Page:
The destruction of the Amazon rainforest continues at a rapid rate. Plants, animals, and many tribal cultures face extinction: in the 20th century, 90 tribes disappeared in Brazil alone. Today, we focus on the contribution to climate change from carbon released by forest destruction. Sometimes obscured by this peril is the perhaps incalculable sacrifice in terms of potential new agricultural or medicinal products – in just one example, ACE inhibitors and beta-blockers are based on compounds derived from neotropical species.
In my fieldwork as an ethnobotanist – a scientist who studies how tribal peoples use local plants – I have repeatedly observed that the Amazon’s indigenous people know, use, and protect rainforests far better than Western scientists or park guards imported from urban centres. But these tribal cultures – and, in particular, their knowledge – are disappearing far more rapidly than the rainforest itself. Even in the all too rare instances where neither an Amazonian tribe nor its ancestral forests are physically threatened by outside forces – typically, the extractive industries – the culture itself more often than not degrades or disappears when it comes in contact with the outside world.
Perhaps the most fragile of these Amerindian cultures are the isolated groups, those few ‘lost tribes’ who have chosen to avoid contact with the outside world. The recent historical record amply demonstrates that contact can devastate these hunter-gatherer bands: within a few years of making contact, 50 per cent of the Nukak tribe of the northwest Amazon and 80 per cent of the Akuriyo tribe of the northeast Amazon were dead. And these fatalities were not equally distributed among all age groups: the most vulnerable were both the very young and very old. Because they typically are the repositories of tribal knowledge, when the elderly members of a small tribe die, much if not most of the oral wisdom dies with them.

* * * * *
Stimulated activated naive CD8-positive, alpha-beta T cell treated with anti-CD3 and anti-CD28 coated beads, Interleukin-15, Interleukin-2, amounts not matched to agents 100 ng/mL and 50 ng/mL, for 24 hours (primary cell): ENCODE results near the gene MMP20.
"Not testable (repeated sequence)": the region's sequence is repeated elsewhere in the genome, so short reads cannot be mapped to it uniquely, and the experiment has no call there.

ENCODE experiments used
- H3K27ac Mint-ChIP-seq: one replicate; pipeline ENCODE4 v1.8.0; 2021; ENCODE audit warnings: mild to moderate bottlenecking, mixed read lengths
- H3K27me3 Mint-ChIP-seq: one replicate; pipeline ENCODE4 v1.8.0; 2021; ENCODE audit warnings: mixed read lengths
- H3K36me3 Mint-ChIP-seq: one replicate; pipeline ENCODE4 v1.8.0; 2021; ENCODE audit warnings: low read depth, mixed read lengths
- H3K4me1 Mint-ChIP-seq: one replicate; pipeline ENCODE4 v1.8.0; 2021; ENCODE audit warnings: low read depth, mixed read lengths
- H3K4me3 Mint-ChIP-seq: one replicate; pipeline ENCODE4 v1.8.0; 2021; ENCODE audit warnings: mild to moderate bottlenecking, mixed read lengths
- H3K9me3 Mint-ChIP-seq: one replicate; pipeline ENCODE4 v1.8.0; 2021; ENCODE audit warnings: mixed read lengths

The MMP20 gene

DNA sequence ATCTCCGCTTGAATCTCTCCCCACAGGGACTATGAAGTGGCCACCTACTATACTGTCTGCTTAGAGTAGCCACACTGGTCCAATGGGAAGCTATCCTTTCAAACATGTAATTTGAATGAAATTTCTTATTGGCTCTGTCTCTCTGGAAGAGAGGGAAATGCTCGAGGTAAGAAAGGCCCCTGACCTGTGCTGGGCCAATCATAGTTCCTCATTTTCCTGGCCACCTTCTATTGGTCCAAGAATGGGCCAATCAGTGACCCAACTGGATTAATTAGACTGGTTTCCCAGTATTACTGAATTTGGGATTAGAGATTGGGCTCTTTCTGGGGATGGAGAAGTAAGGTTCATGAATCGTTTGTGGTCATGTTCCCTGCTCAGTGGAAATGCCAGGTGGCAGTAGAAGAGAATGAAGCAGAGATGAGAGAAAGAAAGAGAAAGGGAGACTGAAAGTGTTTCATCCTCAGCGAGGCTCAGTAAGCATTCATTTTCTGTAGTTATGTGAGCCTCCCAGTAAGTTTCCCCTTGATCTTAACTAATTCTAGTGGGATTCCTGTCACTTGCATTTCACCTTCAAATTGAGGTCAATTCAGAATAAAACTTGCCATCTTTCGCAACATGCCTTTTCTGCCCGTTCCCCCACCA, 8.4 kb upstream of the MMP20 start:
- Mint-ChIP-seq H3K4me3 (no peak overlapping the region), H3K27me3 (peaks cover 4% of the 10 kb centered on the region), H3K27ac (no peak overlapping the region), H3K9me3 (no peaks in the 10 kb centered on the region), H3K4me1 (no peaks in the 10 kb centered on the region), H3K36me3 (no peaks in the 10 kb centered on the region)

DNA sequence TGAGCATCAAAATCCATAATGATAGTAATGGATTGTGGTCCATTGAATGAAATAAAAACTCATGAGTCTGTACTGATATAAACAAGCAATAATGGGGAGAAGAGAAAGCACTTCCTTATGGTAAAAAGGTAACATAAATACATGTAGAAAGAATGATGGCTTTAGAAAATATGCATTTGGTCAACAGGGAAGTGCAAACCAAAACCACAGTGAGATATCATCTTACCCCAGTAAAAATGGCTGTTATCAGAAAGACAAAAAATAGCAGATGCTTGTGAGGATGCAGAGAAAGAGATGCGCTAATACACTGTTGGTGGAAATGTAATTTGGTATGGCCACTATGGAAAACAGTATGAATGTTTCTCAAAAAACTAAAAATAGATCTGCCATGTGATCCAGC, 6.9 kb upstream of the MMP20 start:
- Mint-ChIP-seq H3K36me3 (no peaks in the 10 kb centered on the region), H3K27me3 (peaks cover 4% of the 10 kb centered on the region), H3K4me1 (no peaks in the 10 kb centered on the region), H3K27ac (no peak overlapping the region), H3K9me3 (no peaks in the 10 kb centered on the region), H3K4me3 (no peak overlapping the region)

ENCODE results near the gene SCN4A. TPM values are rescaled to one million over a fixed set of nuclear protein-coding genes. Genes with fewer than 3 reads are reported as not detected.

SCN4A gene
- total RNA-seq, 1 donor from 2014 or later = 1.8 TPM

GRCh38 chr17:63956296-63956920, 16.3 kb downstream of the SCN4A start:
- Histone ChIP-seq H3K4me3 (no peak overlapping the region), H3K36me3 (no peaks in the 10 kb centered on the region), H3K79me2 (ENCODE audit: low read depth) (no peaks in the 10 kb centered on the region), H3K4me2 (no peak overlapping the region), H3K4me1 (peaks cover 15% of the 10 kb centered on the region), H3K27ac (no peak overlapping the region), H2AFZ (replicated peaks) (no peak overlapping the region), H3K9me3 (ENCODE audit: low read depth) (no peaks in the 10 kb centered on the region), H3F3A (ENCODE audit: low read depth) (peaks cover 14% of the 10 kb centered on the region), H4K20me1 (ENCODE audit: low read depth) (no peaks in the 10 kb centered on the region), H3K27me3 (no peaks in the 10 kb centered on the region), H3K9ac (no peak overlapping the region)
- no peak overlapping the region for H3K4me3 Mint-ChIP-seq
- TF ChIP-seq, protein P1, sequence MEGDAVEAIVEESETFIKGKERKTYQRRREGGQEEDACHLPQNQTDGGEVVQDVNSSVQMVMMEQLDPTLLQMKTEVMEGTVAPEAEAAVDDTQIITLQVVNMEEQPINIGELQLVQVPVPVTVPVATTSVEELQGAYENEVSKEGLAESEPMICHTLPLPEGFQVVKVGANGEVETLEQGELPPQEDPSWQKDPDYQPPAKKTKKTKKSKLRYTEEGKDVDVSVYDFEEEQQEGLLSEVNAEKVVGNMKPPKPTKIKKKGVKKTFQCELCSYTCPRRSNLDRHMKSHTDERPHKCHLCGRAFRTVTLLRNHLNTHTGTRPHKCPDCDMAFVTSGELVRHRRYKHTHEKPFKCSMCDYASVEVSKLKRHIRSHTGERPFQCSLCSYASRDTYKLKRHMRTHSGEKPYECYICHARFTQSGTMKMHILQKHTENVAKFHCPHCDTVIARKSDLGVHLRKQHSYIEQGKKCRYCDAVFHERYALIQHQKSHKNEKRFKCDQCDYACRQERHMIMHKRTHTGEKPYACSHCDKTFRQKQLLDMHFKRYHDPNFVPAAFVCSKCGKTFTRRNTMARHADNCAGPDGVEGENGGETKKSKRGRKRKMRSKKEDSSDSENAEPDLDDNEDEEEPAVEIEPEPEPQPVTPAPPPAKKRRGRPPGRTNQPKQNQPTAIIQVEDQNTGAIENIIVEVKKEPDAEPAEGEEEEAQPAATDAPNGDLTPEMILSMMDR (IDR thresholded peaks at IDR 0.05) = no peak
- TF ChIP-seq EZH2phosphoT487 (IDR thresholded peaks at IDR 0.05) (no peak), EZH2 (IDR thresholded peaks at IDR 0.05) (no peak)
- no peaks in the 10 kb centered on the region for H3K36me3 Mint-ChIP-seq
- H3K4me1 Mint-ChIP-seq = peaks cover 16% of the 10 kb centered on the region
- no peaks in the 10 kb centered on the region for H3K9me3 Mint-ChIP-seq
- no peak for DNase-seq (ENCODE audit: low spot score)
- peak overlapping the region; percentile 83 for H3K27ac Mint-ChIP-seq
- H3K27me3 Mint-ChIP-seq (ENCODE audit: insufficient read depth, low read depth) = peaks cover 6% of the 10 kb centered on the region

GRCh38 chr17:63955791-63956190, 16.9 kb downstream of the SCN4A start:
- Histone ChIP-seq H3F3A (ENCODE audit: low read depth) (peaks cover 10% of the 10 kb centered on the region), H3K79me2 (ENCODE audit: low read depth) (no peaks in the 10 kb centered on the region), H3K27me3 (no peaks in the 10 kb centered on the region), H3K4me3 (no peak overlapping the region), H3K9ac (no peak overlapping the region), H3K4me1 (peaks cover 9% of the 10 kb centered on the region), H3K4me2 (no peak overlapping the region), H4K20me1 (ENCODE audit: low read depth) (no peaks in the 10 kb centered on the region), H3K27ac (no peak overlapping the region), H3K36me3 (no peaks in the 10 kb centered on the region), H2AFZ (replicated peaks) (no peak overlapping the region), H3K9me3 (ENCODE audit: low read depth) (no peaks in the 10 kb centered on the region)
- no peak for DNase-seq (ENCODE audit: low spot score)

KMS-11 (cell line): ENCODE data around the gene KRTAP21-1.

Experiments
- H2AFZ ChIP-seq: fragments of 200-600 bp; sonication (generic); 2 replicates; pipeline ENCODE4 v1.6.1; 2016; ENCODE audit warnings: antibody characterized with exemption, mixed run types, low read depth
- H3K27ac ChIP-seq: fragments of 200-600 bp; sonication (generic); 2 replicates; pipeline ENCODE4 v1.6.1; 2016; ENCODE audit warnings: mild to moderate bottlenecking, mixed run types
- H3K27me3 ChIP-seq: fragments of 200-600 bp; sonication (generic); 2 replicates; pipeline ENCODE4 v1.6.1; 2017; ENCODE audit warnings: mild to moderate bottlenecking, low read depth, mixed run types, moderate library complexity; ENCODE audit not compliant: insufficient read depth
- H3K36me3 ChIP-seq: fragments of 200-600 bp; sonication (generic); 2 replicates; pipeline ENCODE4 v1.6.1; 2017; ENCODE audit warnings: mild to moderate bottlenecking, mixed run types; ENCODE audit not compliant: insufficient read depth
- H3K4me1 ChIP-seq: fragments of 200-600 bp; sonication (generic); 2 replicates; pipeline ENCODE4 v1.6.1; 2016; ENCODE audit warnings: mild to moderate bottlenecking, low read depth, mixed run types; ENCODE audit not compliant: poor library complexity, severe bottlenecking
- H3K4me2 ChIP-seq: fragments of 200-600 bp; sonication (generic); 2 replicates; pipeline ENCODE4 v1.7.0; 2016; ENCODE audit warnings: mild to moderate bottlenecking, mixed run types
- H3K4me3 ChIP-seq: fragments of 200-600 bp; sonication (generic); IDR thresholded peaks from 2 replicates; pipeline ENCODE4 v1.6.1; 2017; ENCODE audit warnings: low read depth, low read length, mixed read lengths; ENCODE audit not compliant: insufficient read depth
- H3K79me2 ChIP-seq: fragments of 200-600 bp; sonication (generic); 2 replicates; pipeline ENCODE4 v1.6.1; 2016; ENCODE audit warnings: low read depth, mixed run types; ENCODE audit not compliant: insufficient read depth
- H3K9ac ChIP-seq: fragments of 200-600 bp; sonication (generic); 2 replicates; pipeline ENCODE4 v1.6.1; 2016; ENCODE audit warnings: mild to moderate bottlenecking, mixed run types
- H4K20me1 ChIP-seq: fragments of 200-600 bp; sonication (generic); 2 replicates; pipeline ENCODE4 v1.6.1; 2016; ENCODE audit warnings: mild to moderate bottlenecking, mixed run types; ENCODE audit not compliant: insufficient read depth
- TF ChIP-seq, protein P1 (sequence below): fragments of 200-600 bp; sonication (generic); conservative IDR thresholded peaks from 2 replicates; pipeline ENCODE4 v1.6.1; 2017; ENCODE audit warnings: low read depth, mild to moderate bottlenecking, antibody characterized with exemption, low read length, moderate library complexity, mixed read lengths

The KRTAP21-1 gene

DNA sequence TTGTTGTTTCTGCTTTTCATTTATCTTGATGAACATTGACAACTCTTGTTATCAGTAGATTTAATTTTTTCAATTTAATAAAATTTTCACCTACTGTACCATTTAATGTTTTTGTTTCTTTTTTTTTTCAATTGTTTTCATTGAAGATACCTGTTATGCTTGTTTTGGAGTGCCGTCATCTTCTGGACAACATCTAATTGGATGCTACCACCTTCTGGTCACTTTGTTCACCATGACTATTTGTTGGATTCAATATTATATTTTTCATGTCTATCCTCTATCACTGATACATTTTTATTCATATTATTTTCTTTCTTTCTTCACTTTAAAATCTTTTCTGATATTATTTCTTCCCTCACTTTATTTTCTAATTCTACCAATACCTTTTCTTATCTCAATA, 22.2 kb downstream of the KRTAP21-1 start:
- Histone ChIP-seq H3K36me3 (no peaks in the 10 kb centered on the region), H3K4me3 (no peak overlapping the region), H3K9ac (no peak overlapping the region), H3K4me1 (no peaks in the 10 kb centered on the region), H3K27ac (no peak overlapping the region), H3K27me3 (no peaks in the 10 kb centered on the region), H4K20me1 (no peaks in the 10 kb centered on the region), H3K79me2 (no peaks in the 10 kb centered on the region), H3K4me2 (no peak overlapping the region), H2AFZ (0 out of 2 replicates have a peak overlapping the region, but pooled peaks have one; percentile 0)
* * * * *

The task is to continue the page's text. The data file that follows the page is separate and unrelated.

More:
These isolated cultures represent an unexpected and vivid link to the deep past, when humanity was born and survived in seeming simplicity and relative harmony with nature. In our ever-urbanising and stressed-out world, isolated peoples hold a mystic and almost iconic identity in the continuum of how humans live and have lived from ancient times to the present. We often yearn for a sense of simplicity and clear orientation, and we have linked this gap in our modern lives to romantic perceptions of how life once was, or how it could be again. Our current fundamental detachment from nature creates a yearning in many of us for a reconnection to the earthly ways that we ascribe – fairly or unfairly, correctly or incorrectly – to isolated tribes. Romanticism aside, the study of cultures with an extremely intimate relationship to the natural world may suggest a means to revitalise the spiritually barren aspects of our daily lives and to live in far greater harmony with our environment.
The subject of what constitutes truly ‘uncontacted’ peoples inspires debate. Many argue that every tribal community in the world – no matter how remote – has had some historical contact with outsiders. The website of Survival International, a leading cultural preservation organisation, states: ‘Everyone has neighbours, even when they’re some distance away, and they’ll know who they are.’ They further define ‘uncontacted tribes’ as ‘peoples who have no peaceful [my italics] contact with anyone in the mainstream or dominant society.’